Only Murders in the Building

Only Murders in the Building – a glimpse into a world without hearing

Contributed by James Pocock

14/03/2022 00:00:00 • 5 min read

*This post may contain spoilers*

There is no audible dialogue for this episode.

This is the disclaimer that appears on the opening frame of Steve Martin’s comedy-whodunnit, Only Murders in the Building, Episode 7, “The Boy from 6B”. The key word is ‘audible’. Because while we’re not able to hear the dialogue that takes place through the eyes of Theo (played by deaf actor James Caverly), that doesn’t mean there isn’t any. By shooting many of the scenes from Theo’s point of view, we’re actually exposed to much more than just audible speech.

Firstly, there’s American Sign Language (ASL). The character of Teddy Dimas (played by Nathan Lane) and his son Theo, communicate only through sign language, as do Theo and Zoe (Olivia Reis), who claims she learnt it due to having a deaf cousin. ASL also acts an important plot point, with Zoe inadvertently showing Teddy her stolen ring as she signs to Theo. Caverly helped guide director Cherien Dabis through the ASL who admits, “When dialogue is not a factor, then you have to really think deeply about the visual storytelling.”  

Secondly, there’s lip-reading. Dabis acknowledges there has been controversy around the show’s depiction of lip-reading in the deaf community since it’s not realistic to catch every word. “The majority of people may get 30% of the conversation,” she says. “In this case, it did have to be word perfect and on camera so it was somewhat realistic that Theo could read their lips.” 

We often take for granted just how much we rely on lip-reading and other visual cues when we communicate. So much so, in fact, that in a recent OnePoll survey commissioned by Hidden Hearing, the use of face masks, ubiquitous over the last two years, were reported as being the third biggest communication barrier facing Brits today.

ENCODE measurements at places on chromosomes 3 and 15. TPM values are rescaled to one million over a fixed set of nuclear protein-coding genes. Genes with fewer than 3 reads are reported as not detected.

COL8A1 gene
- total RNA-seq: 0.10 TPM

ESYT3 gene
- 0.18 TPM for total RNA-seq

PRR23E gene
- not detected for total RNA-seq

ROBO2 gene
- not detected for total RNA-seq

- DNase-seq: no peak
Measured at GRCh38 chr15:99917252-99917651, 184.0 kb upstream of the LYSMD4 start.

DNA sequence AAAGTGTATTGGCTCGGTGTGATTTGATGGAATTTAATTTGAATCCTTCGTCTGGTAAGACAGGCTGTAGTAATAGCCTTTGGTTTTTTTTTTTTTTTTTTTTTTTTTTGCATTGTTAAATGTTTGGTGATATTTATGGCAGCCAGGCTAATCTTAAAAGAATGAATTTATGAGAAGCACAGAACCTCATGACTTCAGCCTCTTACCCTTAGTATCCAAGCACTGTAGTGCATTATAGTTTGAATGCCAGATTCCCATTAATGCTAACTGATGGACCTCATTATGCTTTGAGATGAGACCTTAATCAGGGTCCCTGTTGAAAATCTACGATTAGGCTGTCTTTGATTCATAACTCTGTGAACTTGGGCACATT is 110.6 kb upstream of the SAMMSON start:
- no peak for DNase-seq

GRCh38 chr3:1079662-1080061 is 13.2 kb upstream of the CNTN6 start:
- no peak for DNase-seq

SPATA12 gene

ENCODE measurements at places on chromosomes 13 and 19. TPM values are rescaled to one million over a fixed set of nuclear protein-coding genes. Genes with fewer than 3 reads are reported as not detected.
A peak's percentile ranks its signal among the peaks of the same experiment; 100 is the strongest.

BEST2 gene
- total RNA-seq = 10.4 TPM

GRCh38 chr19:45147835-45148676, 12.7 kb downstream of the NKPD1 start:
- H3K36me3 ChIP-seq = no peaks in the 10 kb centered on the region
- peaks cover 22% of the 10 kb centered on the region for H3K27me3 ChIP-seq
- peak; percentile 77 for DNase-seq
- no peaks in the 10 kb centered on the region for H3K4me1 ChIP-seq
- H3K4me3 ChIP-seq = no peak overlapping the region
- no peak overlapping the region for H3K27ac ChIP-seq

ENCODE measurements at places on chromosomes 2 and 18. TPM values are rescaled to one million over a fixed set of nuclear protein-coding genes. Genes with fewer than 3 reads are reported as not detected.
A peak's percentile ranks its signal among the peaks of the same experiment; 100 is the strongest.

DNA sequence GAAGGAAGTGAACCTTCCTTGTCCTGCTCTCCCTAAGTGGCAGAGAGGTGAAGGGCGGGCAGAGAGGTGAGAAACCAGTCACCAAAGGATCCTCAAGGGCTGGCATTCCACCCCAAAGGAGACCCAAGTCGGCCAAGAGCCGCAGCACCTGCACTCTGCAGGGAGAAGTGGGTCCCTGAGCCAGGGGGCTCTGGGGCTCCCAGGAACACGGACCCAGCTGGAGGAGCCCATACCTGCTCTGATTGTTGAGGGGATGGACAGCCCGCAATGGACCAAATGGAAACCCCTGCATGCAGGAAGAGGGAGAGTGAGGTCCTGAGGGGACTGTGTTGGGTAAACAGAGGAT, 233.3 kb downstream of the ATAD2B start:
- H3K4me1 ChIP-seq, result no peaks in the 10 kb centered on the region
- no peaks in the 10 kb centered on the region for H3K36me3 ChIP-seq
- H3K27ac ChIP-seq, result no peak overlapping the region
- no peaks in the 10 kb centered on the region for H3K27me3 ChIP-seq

Finally, for the viewers’ benefit, there are subtitles. Just like when we watch a foreign film with subtitles, we find ourselves flicking between languages. Normally, we listen to the foreign dialogue and try to map it onto what we’re reading on screen. But in ‘The boy from 6B’, we find ourselves trying to match the subtitles to the actors’ lips, and to the ASL – so we’re actually being exposed to three methods of communication at once.

So what began as ‘lack’ of audibility is replaced by a richness. The concentration on the purely visual means that by the end of the 20-odd minute episode, we start to become accustomed to, and engrossed in, the world without dialogue. It isn’t until Steve Martin’s character Charles utters the only words of the episode that we’re brought back to the world of audible dialogue. We were able, for just a fleeting period, to put ourselves in Theo’s shoes. As Charles says, “We did it!”

Only Murders in the Building, Episode 7, “The Boy from 6B”, Disney+
“Behind the Scenes of the ‘Very Choreographed Ballet’ of ‘Only Murders in the Building’s’ ASL Episode,” Variety.
“Only Murders in the Building Star James Caverly Is Actually Deaf,” Men’s Health.